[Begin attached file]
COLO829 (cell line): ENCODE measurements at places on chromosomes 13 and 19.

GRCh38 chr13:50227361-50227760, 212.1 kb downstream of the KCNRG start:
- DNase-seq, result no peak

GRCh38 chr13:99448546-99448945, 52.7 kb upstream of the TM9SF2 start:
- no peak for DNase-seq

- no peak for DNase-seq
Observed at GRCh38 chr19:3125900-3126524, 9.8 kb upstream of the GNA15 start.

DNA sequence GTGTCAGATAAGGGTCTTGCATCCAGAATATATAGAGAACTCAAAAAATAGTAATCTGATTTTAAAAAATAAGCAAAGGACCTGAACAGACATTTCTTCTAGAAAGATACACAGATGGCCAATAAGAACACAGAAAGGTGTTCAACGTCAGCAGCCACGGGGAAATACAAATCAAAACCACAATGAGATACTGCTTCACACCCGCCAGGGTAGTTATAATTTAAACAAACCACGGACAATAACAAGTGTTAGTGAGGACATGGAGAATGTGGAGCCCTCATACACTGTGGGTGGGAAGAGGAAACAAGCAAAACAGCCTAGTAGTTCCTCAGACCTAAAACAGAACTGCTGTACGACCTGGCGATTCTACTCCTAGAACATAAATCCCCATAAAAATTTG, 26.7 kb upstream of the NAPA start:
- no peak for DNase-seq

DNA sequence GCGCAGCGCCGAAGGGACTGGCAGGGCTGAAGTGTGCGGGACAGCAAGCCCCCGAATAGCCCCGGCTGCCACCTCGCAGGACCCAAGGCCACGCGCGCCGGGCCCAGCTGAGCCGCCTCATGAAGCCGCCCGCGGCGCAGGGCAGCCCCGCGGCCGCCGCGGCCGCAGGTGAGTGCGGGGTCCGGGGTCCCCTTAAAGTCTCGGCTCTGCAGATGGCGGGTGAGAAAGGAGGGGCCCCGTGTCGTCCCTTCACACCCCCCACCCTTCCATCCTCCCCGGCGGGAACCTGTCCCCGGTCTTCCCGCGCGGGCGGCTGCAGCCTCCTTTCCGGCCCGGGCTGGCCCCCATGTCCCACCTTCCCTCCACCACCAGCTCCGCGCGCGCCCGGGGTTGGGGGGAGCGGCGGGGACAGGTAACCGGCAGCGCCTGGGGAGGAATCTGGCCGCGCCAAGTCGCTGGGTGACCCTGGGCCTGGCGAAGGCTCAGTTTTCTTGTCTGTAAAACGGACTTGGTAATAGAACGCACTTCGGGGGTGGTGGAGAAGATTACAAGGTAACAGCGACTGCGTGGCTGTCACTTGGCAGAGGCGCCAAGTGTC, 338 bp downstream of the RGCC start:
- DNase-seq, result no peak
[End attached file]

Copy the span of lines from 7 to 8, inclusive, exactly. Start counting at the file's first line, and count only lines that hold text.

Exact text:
Observed at GRCh38 chr19:3125900-3126524, 9.8 kb upstream of the GNA15 start.

DNA sequence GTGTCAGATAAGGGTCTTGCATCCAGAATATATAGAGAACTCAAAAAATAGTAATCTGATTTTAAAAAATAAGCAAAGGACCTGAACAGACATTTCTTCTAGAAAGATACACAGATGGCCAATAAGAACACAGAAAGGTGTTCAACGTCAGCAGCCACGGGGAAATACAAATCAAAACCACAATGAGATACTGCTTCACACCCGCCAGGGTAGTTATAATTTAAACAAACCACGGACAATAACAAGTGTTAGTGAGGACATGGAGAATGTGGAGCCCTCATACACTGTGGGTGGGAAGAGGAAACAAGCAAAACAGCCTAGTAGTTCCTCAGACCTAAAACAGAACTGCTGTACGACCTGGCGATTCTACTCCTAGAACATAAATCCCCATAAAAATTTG, 26.7 kb upstream of the NAPA start: